AN ALternative vision for a more liveable north east
what will the Greens do to fix congestion in the North-East?
At $15.8 billion, the North East Link will be the world’s most expensive road per kilometre, yet it won’t fix Melbourne’s traffic problems.
With that kind of money, there are better longer-term fixes that will have a greater impact while improving the lives of residents in the North-East.
Transport in the East
A road alone won’t work
It will take more than just a new toll road to solve our congestion issues and give commuters more time at home with their families. Victorians deserve a real plan to solve congestion. The North East Link just doesn’t stack up as a solution
Why a road alone won't work
- Building roads encourages cars: research in Melbourne and other cities shows traffic is induced when new urban toll roads and freeways are built.
- Communities will be divided: Regardless of which route is chosen, communities in the northeast will be physically divided by a 6 lane road.
- Traffic will be funnelled onto on-ramps: local roads will be congested more than they are now due to commuters trying to access the toll road.
- Trucks will avoid tolls: trucking companies have already said they are deliberately rat-running to avoid tolls on CityLink. Why would they do otherwise on the North East Link?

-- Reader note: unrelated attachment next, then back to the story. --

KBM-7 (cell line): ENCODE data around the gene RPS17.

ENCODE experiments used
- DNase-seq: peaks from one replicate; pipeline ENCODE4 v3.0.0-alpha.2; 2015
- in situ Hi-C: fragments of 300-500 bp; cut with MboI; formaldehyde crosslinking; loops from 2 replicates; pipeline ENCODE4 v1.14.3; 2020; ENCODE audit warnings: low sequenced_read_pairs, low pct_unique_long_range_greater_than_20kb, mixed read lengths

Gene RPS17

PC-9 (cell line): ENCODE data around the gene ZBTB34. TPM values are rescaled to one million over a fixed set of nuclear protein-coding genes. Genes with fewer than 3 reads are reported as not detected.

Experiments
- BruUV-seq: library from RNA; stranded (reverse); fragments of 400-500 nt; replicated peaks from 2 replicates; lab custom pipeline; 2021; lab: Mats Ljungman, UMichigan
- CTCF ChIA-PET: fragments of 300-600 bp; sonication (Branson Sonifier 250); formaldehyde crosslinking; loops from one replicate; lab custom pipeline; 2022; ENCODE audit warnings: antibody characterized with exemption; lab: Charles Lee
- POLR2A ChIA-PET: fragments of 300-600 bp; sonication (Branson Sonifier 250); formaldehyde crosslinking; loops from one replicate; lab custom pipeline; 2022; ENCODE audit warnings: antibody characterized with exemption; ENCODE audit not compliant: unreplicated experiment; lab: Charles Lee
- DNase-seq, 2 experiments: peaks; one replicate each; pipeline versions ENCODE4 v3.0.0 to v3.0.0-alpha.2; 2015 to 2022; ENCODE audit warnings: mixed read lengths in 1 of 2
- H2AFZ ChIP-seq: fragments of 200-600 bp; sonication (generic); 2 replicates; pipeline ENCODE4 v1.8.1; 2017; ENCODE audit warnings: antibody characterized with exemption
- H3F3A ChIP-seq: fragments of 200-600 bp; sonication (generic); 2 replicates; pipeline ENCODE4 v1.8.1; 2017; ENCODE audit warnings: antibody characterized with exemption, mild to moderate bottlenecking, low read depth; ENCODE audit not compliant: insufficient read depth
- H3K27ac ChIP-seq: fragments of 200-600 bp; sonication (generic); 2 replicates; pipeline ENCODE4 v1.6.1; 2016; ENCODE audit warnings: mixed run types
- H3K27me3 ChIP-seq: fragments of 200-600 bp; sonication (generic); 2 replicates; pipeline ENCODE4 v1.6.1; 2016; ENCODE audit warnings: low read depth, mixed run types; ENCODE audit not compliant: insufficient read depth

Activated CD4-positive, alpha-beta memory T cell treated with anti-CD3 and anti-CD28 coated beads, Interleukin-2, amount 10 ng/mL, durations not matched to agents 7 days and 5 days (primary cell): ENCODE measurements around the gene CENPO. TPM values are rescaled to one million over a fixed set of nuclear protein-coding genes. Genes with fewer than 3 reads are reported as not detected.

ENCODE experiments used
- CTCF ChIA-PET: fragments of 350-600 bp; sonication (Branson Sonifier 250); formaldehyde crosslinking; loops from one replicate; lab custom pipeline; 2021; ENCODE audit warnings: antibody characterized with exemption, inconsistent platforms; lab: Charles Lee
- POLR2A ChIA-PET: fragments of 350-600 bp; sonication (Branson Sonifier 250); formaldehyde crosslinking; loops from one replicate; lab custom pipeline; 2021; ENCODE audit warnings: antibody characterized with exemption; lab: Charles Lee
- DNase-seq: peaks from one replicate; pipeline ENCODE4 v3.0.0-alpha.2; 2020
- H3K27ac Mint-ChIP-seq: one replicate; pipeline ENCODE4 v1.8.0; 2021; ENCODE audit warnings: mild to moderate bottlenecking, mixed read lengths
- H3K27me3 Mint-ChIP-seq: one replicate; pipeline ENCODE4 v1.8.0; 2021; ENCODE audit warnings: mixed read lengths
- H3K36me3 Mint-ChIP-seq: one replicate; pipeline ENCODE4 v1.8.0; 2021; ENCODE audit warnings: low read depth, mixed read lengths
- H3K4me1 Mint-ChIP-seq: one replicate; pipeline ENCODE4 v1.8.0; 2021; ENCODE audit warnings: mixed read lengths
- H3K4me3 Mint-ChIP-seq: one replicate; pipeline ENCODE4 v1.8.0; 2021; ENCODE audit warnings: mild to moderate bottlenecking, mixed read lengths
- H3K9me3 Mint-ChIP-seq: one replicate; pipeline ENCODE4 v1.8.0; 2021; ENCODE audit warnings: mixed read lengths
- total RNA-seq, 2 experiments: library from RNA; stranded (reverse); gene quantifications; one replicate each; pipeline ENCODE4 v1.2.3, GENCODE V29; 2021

- Environmental and cultural sites will be damaged: all of the routes require the destruction of some green space.
- Trucks carrying dangerous goods will still use Rosanna Rd and other existing routes: placarded loads are not allowed in tunnels.
- The modelling used for the project is dodgy: the Labor Government has not released the full traffic studies or modelling assumptions.
For more information on the technical issues and problems with the North East Link, click here for the FAQ.
The Greens’ Plan
1. Providing alternative transport options via more reliable and easier to access public transport:
Public transport should get people where they want to be, when they want to be there. We’ll fix the missing links and start on the vital transport projects governments have neglected.
How we'll do it
- Upgrade of the Hurstbridge metro line: track duplication from Greensborough to Eltham and remove all remaining level crossings.
- Upgrade of the South Morang metro line: complete the extension to Mernda and remove all level crossings.
- A network wide upgrade to high capacity signalling: our public transport system is currently bottlenecked by out-dated train signalling. Upgrading to high capacity signalling will allow for more frequent trains, greatly increasing the capacity of the network.
- Doncaster Bus Rapid Transit: a dedicated bus way down the median of the Eastern Freeway. This can transport twice as many people during the morning peak as the existing bus services, getting thousands of cars off the Freeway. This service can be built in 2-3 years and would be a precursor to Doncaster Heavy Rail.